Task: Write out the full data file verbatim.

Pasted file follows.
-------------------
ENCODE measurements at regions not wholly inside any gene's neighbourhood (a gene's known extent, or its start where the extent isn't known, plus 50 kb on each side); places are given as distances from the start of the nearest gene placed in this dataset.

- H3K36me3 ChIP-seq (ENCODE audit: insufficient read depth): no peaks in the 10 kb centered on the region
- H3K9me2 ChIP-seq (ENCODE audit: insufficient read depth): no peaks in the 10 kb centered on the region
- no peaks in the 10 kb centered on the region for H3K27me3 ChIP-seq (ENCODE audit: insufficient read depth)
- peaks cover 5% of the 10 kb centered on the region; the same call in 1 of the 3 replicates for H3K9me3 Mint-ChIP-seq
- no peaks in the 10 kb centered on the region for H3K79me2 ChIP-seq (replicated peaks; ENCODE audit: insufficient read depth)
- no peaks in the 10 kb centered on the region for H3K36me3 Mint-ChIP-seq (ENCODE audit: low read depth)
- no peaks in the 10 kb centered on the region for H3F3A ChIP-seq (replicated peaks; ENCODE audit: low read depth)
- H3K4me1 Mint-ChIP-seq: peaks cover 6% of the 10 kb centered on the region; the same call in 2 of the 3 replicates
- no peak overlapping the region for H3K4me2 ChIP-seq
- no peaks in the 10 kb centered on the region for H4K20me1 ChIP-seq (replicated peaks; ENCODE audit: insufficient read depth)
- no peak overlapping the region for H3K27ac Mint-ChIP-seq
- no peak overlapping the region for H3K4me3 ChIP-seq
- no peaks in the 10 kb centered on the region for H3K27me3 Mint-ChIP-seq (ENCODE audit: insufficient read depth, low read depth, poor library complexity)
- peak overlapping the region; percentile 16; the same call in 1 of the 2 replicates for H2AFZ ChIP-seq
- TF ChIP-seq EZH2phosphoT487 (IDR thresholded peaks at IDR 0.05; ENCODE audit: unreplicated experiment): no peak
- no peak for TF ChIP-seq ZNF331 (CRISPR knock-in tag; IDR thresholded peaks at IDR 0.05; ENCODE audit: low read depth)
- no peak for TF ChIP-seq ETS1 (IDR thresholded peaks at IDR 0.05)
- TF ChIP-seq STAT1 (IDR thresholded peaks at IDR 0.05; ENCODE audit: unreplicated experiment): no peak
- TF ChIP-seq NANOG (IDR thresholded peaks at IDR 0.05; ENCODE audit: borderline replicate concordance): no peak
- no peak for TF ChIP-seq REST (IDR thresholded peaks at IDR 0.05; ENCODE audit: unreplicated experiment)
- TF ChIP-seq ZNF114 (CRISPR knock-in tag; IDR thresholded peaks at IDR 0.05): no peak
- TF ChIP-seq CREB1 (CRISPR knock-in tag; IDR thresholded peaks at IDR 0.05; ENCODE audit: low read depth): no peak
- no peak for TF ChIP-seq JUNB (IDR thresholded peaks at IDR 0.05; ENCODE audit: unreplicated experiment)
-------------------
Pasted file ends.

ENCODE measurements at regions not wholly inside any gene's neighbourhood (a gene's known extent, or its start where the extent isn't known, plus 50 kb on each side); places are given as distances from the start of the nearest gene placed in this dataset.

- H3K36me3 ChIP-seq (ENCODE audit: insufficient read depth): no peaks in the 10 kb centered on the region
- H3K9me2 ChIP-seq (ENCODE audit: insufficient read depth): no peaks in the 10 kb centered on the region
- no peaks in the 10 kb centered on the region for H3K27me3 ChIP-seq (ENCODE audit: insufficient read depth)
- peaks cover 5% of the 10 kb centered on the region; the same call in 1 of the 3 replicates for H3K9me3 Mint-ChIP-seq
- no peaks in the 10 kb centered on the region for H3K79me2 ChIP-seq (replicated peaks; ENCODE audit: insufficient read depth)
- no peaks in the 10 kb centered on the region for H3K36me3 Mint-ChIP-seq (ENCODE audit: low read depth)
- no peaks in the 10 kb centered on the region for H3F3A ChIP-seq (replicated peaks; ENCODE audit: low read depth)
- H3K4me1 Mint-ChIP-seq: peaks cover 6% of the 10 kb centered on the region; the same call in 2 of the 3 replicates
- no peak overlapping the region for H3K4me2 ChIP-seq
- no peaks in the 10 kb centered on the region for H4K20me1 ChIP-seq (replicated peaks; ENCODE audit: insufficient read depth)
- no peak overlapping the region for H3K27ac Mint-ChIP-seq
- no peak overlapping the region for H3K4me3 ChIP-seq
- no peaks in the 10 kb centered on the region for H3K27me3 Mint-ChIP-seq (ENCODE audit: insufficient read depth, low read depth, poor library complexity)
- peak overlapping the region; percentile 16; the same call in 1 of the 2 replicates for H2AFZ ChIP-seq
- TF ChIP-seq EZH2phosphoT487 (IDR thresholded peaks at IDR 0.05; ENCODE audit: unreplicated experiment): no peak
- no peak for TF ChIP-seq ZNF331 (CRISPR knock-in tag; IDR thresholded peaks at IDR 0.05; ENCODE audit: low read depth)
- no peak for TF ChIP-seq ETS1 (IDR thresholded peaks at IDR 0.05)
- TF ChIP-seq STAT1 (IDR thresholded peaks at IDR 0.05; ENCODE audit: unreplicated experiment): no peak
- TF ChIP-seq NANOG (IDR thresholded peaks at IDR 0.05; ENCODE audit: borderline replicate concordance): no peak
- no peak for TF ChIP-seq REST (IDR thresholded peaks at IDR 0.05; ENCODE audit: unreplicated experiment)
- TF ChIP-seq ZNF114 (CRISPR knock-in tag; IDR thresholded peaks at IDR 0.05): no peak
- TF ChIP-seq CREB1 (CRISPR knock-in tag; IDR thresholded peaks at IDR 0.05; ENCODE audit: low read depth): no peak
- no peak for TF ChIP-seq JUNB (IDR thresholded peaks at IDR 0.05; ENCODE audit: unreplicated experiment)